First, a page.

So so much of it is knowing 1), what you’re signing up for, and 2), who you’re getting into bed with. I would never do a new business with somebody I don’t know very well, and I would never sign up for something unless it was very clear, like what my responsibilities are, how much time I’m going to put into this and what they’re going to do, what I’m going to do, stuff like that.
What to look for in a business
James: Great. So let’s imagine that you’ve got several businesses on your plate, they’re all yours, there’s no partners. How are you going to sift through them, what sort of criteria do you look for in a good business?
Matthew: I look for things that scale. I look for things where my name doesn’t have to be on it. I want something that’s going to be sellable in the future. I don’t want to run MarketBeat for the rest of my life. I like doing it, but that doesn’t mean I’m going to be wanting to do it 10 years from now. I don’t want to be Pat Flynn who is inexorably connected with SmartPassiveIncome. He could never sell that, because nobody else can be Pat Flynn. I don’t want to have that business.
I want to have a scalable business that’s not tied to my name, my personality, something that I can systematize so it’s not all my labor. I don’t sell my time for money, so anything where I’d be doing consulting work or just selling my time, I wouldn’t do that. I love businesses where I can put in a fixed amount of work and then just use that work over and over again. So like with MarketBeat, I made this software that creates the newsletter once, and then I can use that for one person or I can use it for 200,000 people and not do any additional work.
James: Yes, so you are a certified genius. I like stacking ideas together like recurring income business models. And I like building teams, so that I can basically hire people, I can buy time and I can leverage that into productized services, because it’s a fairly complex market that most people can’t figure out, unless they get some good help, of course.
And I think once you find your things, you’ll start to recognize what takes your attention, and we have to protect ourselves from the opportunistic part of our brain that values potential more than it should. I value reality far more than potential.
James: And the more of an optimist you are, the more I think you get affected by this. Some people can see good in anything. So if you have a list of criteria that would exclude something, that’s a good thing. And way back in the car dealership, we learned this with our stock.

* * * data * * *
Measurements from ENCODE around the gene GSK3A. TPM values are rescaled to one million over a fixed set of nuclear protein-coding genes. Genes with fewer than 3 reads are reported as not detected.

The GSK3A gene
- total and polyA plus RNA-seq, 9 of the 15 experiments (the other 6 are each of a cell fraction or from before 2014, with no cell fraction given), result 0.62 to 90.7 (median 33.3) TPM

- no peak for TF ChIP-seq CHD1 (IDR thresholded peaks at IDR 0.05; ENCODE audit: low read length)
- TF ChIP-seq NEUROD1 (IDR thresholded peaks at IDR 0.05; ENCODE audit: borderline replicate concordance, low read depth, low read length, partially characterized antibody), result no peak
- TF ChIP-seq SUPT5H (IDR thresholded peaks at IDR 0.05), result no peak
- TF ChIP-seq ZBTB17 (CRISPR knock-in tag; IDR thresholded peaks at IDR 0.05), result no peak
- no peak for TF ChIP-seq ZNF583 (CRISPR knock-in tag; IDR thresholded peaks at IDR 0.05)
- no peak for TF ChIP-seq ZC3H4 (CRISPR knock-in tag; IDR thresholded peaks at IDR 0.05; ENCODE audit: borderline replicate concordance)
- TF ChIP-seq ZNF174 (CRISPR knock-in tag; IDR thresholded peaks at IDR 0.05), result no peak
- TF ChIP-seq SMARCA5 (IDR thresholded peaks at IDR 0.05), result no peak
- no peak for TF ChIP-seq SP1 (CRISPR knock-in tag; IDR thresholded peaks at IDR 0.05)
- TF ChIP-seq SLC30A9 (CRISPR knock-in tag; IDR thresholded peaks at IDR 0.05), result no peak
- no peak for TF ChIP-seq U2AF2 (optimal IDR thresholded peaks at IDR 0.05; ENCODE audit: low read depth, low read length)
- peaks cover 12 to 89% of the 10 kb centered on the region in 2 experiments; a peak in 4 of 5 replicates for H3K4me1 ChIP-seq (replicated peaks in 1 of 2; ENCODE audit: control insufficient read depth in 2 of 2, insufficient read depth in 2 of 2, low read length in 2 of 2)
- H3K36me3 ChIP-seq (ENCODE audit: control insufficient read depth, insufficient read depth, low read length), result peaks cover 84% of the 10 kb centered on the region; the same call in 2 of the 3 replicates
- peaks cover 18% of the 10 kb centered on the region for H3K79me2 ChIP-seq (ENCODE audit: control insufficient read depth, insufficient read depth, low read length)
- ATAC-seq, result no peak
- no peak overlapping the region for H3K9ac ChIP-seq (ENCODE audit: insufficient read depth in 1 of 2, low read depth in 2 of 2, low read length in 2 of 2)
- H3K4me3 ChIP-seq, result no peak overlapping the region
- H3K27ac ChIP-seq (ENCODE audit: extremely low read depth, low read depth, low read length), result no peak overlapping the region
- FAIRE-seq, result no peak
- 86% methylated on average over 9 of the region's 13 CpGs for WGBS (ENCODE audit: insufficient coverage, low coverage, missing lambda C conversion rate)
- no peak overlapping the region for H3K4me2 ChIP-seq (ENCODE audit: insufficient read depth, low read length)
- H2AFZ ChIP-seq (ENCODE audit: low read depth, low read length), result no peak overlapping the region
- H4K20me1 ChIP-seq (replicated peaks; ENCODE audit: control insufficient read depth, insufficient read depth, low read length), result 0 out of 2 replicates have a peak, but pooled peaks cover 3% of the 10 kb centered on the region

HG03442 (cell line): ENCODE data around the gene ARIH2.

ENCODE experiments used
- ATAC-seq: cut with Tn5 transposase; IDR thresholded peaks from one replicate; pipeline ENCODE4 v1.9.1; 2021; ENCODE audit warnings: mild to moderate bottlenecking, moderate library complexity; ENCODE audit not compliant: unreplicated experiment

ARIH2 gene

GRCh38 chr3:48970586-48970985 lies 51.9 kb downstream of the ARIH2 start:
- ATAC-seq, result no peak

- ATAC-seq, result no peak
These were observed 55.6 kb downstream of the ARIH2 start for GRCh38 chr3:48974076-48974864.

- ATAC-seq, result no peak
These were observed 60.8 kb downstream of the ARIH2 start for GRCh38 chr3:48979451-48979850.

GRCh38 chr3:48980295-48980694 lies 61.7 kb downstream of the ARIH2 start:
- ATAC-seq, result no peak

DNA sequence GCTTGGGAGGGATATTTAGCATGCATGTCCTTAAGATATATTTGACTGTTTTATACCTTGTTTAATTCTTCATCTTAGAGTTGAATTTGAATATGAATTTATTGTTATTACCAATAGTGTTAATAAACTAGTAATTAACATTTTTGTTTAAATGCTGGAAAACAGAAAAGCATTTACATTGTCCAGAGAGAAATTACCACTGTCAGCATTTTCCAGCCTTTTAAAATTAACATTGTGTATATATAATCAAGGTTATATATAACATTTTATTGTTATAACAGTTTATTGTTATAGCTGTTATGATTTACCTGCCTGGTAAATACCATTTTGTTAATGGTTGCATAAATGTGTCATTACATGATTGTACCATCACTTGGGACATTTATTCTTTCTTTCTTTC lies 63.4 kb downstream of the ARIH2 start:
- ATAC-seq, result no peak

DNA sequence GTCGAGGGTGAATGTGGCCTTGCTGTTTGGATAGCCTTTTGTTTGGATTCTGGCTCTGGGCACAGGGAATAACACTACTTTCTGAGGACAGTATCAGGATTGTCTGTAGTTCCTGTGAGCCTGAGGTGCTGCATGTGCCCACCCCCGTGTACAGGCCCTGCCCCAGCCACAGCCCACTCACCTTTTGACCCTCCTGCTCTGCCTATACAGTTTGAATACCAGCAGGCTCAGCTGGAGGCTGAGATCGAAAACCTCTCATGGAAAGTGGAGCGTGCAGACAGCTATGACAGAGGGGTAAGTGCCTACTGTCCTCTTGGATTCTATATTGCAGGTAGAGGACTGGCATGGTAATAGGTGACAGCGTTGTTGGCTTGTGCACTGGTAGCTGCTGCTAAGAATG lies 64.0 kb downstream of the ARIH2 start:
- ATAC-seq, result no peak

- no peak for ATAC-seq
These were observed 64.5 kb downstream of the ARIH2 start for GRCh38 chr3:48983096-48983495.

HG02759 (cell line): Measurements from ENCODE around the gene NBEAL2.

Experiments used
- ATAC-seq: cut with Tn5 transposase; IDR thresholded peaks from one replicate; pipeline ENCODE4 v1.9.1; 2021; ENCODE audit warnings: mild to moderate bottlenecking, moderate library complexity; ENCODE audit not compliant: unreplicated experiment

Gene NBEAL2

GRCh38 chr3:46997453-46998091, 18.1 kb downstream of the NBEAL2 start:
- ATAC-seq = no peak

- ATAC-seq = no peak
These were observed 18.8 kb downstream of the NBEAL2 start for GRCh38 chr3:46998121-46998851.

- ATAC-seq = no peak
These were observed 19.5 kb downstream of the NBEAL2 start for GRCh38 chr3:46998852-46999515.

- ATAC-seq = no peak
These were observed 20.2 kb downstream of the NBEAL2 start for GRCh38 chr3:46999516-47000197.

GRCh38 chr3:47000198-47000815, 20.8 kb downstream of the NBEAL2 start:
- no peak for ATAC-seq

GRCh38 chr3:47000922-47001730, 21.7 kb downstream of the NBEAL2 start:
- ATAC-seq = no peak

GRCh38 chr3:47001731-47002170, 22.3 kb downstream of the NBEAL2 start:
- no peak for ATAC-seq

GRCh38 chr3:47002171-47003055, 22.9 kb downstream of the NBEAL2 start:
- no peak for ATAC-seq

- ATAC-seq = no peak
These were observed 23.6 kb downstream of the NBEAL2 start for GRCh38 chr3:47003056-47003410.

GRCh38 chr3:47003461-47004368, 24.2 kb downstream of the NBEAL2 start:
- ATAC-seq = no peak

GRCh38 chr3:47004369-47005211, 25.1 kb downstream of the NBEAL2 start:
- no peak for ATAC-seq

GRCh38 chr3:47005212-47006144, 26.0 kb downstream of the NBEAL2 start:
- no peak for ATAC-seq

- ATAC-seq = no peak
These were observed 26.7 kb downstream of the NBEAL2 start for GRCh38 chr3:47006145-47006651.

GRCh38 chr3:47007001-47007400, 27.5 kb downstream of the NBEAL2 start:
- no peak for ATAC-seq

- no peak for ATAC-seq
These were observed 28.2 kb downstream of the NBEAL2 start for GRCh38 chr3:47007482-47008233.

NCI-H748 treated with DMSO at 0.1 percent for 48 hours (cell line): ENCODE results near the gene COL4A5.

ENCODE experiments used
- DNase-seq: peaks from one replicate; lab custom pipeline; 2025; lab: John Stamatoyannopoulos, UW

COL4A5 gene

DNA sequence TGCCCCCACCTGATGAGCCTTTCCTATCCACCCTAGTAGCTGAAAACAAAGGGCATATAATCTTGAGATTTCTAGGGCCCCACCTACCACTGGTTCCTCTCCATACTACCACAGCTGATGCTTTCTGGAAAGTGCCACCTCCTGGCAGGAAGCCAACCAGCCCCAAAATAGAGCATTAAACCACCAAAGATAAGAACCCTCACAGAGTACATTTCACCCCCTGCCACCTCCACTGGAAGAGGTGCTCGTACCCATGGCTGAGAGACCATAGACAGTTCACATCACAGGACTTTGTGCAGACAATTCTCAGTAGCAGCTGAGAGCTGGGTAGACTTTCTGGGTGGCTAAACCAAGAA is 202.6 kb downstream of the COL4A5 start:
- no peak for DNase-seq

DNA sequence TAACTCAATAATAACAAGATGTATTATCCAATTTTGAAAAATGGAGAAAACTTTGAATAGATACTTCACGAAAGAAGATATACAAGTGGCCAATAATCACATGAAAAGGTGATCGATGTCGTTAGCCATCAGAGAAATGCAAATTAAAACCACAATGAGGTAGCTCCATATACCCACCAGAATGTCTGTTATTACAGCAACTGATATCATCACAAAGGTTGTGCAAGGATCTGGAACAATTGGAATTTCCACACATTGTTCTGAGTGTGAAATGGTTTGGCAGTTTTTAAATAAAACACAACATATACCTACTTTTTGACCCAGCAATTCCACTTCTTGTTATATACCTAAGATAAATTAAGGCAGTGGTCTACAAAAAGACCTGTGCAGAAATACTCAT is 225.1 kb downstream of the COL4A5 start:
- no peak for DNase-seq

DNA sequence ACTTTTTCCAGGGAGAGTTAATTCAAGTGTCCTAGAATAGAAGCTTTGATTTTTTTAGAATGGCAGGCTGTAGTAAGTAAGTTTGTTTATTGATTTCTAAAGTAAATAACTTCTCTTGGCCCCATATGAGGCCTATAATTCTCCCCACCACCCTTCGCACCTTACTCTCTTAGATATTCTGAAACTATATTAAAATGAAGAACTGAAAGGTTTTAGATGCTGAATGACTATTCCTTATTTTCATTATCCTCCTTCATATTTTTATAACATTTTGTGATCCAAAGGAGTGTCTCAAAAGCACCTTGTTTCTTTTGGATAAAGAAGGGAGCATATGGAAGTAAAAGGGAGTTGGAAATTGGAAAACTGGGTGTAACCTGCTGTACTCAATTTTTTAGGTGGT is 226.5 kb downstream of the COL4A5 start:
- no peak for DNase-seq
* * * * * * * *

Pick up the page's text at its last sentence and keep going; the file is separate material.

We used to have to buy trade-ins from people and decide which ones we want to put on our lot and resell. And because they’ve got built dates and compliance dates, the longer they sit the less valuable they become, and God help you when they turn over one year, they get a birthday, that’s the industry term, the car has a birthday. And it instantly drops another $10,000. So you’ve got to move them quickly.
So we came up with a stock matrix, and it was simply a list of all the cars that we know sell quickly, for good profit, and a list of cars we knew sit for a long time and sell for a loss. And we would exclude the type of car. Weird colors, weird models, we’d exclude. The mainstream, easy colors, good models that everyone always wants would stay. And using that filter, we were able to say yes or no based on historical performance. And it was a really good system and it’s something that I apply now.
I’m looking for businesses that aren’t going to chew up too much of my time, that I love being involved with, that have recurring income, that ideally, if they have the same customer as my existing business units, then that’s a real bonus. So I tend to stick close to my core customer, and that’s served me well.
Summing things up
So, Matthew, let’s just have a look at this episode and wind it up into something actionable. We’ve talked about side projects and if they’re a good idea or not, we’ve given some ideas about how we should be disciplined with our focus and where we might look to see if something’s going well or not, and why just chasing every opportunity is a flawed idea.
We also talked about shuffling out of the day job, which is nice. It may be very relevant for some of our listeners. We talked about regular review points, and some of the things we look for in a business. We like scale, we like that it will work without us, we like that you can put in a fixed amount of input but get a leveraged output from it.
You also talked about the importance of relationships in business partnerships. And we alluded to the fact that you might be able to sell off or exit some of the things that aren’t going to be viable for you. I talked about selling premium domains, and you talked about selling your entire business, and that’s what we’ll be covering on episode 3 of this business case study series, which is the very next episode. I’m looking forward to that one, Matthew. Have you got any further comments on this episode?
Matthew: No. I think the biggest takeaway from this is just to identify what…Make a list of everything you’re doing, how much time you’re putting into a week or a month, and just making that, what’s my effective hourly rate? What’s worth my time, what’s not worth my time? What can I have somebody else do, what can I stop doing, what can I sell? And just every 3 or 4 months, take a day and just evaluate what am I doing and what needs to change.
James: Fantastic. Well, it’s been great catching up again, Matthew. I look forward to our next episode, we’re going to be talking about selling our website, and we’ll look at a real life case study, which is going to be very, very exciting. And of course, we also alluded to episode 5, we’re going to be talking about how to successfully change the name of your business or rebrand, which we’ve both done, and it’s a very interesting subject as well. Thanks, mate.
Matthew: Thanks, James.